Juvenal Nahimana from Burundi and Majeda Mustafa from Syria both addressed the Buffalo Common Council's Police Oversight Committee Tuesday. The two immigrants discussed separate interactions with Buffalo police officers that left them confused, scared and angry. Neither speaks English and spoke through interpreters about the language barrier between immigrants and police.
Nahimana told the committee how police were in his East Side home on January 13.
"Two police officers came into the house," he said. "They started asking questions in very fast English. We could not understand what they were saying. It was disturbing and frightening because we had no idea why they were there."
According to Nahimana, the officers asked a 12-year-old relative to act as an interpreter.
"12-year-olds should not be getting involved with police," said Council President Darius Pridgen.
Nahimana said he still doesn't know why police were in the house or what they were questioning him about.
Buffalo Police Commissioner Daniel Derenda said today was the first he heard about this situation, but "would investigate" to find out more information.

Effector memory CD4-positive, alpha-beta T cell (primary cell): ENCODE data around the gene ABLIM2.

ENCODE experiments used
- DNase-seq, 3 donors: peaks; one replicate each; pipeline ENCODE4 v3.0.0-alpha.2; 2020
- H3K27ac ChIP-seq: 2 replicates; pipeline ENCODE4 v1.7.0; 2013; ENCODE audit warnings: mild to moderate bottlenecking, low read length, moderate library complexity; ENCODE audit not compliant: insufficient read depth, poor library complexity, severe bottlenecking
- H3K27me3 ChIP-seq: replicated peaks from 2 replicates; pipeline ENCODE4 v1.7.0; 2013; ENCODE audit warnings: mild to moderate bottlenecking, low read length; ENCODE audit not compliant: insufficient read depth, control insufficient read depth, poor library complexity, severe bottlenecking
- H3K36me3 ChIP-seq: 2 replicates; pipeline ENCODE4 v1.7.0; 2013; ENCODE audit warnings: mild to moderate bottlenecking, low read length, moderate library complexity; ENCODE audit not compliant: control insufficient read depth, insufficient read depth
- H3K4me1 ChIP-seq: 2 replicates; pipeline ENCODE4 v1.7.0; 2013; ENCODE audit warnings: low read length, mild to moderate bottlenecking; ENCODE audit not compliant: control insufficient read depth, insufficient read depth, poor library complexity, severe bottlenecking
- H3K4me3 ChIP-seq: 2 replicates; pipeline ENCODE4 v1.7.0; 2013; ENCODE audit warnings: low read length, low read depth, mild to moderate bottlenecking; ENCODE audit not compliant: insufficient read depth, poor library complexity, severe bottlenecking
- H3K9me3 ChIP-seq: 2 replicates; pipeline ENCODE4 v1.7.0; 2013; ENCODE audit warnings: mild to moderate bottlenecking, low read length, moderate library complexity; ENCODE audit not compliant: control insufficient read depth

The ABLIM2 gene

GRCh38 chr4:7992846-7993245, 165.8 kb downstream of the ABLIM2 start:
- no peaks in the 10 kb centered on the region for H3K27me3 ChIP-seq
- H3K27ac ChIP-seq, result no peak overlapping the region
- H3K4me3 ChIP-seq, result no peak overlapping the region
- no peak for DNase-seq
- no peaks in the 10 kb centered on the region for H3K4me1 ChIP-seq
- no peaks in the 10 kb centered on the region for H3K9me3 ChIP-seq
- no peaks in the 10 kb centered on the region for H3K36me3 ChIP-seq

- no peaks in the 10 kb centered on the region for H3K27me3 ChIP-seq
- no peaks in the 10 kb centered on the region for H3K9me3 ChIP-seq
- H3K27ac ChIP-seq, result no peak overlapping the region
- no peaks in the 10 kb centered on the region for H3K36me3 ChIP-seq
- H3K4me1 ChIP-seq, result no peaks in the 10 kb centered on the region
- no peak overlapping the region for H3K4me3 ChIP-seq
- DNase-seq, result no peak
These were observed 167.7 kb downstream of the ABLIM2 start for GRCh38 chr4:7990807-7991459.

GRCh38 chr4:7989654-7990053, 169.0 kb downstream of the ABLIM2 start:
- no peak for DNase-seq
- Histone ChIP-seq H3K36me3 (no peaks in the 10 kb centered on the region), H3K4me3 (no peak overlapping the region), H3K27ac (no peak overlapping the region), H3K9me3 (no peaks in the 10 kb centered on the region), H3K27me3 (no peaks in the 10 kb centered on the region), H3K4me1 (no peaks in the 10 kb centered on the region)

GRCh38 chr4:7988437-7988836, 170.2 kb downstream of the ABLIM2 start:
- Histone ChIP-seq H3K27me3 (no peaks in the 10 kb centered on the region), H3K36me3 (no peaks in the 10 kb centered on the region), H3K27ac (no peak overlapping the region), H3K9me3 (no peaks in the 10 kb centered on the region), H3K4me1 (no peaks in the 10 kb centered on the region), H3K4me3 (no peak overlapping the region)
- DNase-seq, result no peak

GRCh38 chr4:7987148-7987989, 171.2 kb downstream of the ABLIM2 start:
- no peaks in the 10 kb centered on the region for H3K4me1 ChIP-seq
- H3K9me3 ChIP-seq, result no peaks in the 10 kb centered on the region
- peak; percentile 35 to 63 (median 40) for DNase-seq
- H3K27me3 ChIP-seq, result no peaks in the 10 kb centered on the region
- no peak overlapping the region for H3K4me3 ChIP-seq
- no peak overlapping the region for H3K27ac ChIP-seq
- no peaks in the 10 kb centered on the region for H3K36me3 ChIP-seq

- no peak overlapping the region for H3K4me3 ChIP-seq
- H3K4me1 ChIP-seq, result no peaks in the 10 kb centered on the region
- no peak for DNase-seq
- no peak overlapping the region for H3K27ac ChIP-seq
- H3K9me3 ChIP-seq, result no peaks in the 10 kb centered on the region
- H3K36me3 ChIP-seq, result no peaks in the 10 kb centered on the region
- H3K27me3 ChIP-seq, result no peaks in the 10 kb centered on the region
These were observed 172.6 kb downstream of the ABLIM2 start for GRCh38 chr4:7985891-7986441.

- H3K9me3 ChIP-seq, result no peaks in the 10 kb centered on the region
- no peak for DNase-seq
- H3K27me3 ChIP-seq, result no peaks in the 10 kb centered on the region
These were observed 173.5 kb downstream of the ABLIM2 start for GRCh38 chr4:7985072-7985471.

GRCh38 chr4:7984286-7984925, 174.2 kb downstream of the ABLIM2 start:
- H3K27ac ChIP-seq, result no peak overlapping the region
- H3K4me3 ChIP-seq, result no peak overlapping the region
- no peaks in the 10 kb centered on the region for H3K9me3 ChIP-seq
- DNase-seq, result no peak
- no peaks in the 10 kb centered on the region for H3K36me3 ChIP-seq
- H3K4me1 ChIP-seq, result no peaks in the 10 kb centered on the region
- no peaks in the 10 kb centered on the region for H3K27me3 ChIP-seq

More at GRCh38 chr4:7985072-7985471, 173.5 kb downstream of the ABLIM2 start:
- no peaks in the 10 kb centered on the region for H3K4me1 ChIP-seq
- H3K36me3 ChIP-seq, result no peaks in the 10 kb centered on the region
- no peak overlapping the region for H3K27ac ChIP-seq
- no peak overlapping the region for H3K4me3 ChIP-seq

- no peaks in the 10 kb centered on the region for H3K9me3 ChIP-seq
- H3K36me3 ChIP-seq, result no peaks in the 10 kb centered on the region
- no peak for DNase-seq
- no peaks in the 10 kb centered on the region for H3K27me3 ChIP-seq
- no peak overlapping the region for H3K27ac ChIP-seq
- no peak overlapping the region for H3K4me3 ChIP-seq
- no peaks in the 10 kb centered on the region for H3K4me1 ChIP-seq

Mustafa said she was being threatened by a neighbor and had been helped by police, who filed a harassment report against the suspect, but had no such luck when she went to a police station near her West Side home after she says the same neighbor threatened her children.
"They went to the police station but were told they couldn't get help because no one understood," said an interpreter for Mustafa. "The family doens't speak English, they only speak Arabic."
Mustafa and her family fled during Syria's civil war and moved to the United States in March.
BPD officers are supposed to carry language cards to help in these situations. They also are trained "every couple of months" on how to handle situations with a language barrier.
An attorney with Mustafa said the officers did have their language cards, but ran into other problems.
"What the officers then were struggling to find out is 'how do I get an interpreter?'," said Lisa Strand of the Legal Aid Bureau in Buffalo. "'Do I have a number I call?' and that's where they were hitting a dead end."
Captain Steve Nichols is a community liaison for the department that interacts on a daily basis with immigrant community groups and advocates. He said a lot of new information was shared with police at today's meeting and he would be looking into it.
"I'd like to know exactly what happened there and we would correct it," he said. "The officers have all been trained and are continually trained in knowing to just call 9-1-1 and ask for a language access line in the language needed."